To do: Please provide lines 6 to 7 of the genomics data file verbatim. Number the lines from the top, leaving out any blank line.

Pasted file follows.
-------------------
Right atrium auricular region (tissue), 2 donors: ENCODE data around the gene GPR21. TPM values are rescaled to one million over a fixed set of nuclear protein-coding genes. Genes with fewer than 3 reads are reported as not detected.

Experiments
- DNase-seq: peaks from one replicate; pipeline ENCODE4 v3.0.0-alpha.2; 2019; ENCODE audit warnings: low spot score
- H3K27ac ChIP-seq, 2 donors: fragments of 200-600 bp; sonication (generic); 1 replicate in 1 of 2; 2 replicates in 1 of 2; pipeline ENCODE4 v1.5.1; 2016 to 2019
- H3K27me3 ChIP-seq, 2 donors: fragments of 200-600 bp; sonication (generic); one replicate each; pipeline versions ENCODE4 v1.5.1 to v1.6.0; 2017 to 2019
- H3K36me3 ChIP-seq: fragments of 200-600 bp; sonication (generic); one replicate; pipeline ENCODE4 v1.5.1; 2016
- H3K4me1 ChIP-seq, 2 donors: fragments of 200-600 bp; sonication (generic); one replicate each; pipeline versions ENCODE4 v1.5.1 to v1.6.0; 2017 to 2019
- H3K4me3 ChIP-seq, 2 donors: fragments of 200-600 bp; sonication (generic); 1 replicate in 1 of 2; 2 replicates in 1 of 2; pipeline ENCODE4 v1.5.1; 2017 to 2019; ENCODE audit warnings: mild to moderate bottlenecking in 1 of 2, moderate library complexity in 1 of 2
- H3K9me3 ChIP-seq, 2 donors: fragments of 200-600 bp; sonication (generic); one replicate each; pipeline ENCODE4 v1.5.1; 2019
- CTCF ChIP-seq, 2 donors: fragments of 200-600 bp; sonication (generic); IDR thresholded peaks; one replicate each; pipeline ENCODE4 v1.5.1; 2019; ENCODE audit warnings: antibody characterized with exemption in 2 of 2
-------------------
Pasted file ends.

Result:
- H3K36me3 ChIP-seq: fragments of 200-600 bp; sonication (generic); one replicate; pipeline ENCODE4 v1.5.1; 2016
- H3K4me1 ChIP-seq, 2 donors: fragments of 200-600 bp; sonication (generic); one replicate each; pipeline versions ENCODE4 v1.5.1 to v1.6.0; 2017 to 2019